Public trust in newspapers and television news continued to decline in Gallup’s annual survey of “public confidence in major institutions” in the United States, reaching an all-time low this year.
Those having a “great deal” or “quite a lot” of confidence in newspapers dipped from 30% to 28% in one year, the same total for television. The previous low for newspapers was 29% in 1994. Since 2000, confidence in newspapers has declined from 37% to 28%, and TV from 36% to 28%, according to the poll.
However, some other institutions fared far worse this year, suggesting a broad level of distrust, cynicism or malaise.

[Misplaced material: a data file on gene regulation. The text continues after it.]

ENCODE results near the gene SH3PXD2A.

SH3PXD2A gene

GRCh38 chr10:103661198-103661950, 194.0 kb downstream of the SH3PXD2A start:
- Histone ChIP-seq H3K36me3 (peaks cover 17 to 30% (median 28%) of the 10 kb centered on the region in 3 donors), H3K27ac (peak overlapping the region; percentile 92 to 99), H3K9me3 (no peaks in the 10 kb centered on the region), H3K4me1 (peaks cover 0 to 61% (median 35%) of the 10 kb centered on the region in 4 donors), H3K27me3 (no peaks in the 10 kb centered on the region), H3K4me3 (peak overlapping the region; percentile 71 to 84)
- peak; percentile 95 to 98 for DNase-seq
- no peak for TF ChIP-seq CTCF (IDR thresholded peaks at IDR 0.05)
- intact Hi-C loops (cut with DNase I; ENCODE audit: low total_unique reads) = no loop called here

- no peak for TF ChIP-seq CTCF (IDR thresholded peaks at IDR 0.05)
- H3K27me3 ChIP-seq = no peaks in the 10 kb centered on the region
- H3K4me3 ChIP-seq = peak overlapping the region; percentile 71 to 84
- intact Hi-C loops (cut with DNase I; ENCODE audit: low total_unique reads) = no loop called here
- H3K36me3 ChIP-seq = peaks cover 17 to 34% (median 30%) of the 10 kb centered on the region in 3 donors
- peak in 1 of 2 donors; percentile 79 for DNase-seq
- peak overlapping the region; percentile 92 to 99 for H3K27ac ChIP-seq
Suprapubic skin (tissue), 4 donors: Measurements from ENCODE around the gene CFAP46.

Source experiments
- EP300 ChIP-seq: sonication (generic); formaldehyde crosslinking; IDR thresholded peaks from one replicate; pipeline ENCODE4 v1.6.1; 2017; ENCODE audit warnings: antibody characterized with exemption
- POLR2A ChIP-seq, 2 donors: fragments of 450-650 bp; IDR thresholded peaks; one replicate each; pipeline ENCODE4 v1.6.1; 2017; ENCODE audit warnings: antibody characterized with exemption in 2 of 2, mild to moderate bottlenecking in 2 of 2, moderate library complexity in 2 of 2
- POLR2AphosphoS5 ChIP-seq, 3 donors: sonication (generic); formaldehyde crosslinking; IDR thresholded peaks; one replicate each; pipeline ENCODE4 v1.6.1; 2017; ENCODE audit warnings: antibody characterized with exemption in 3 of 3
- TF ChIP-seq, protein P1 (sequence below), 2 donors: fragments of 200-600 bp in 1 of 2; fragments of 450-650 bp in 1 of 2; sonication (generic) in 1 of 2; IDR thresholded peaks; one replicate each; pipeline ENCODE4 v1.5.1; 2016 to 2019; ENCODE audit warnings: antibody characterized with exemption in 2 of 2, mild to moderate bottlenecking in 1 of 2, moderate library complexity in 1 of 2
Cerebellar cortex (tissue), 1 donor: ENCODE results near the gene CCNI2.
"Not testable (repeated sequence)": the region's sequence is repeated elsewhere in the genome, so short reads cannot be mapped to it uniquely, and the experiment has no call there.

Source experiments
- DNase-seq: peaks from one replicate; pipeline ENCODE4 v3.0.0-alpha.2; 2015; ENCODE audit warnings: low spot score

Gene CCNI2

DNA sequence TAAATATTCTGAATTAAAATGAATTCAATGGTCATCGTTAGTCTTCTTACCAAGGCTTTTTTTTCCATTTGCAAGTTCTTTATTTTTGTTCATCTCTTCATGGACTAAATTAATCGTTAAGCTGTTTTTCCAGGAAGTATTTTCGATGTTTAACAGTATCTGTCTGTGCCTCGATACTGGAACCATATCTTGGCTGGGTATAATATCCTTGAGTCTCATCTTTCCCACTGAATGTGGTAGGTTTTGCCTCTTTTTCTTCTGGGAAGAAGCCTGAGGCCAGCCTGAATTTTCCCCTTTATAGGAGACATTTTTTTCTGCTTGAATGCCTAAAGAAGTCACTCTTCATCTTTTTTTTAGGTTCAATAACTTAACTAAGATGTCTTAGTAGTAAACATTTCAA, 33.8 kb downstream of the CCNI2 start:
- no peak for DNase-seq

Confidence in the presidency plunged from 52% to 44%, with Congress and the criminal-justice system also suffering 8% drops. Confidence in the U.S. Supreme Court fell from 46% to 41%. The 22% confidence rating for Congress is its lowest in eight years, and self-identified Republicans have only a slightly more positive view of the institution than do Democrats.
The military topped the poll with a 74% confidence rating, with the police at 63% and organized religion at 53%. Big business and Congress (both at 22%) and HMOs (17%) brought up the rear.
Looking at the newspaper numbers, of those surveyed, 24% say they have “very little” confidence in them, while 1% said “none.” By far the highest number, 46%, said “some,” with 28% expressing strong confidence.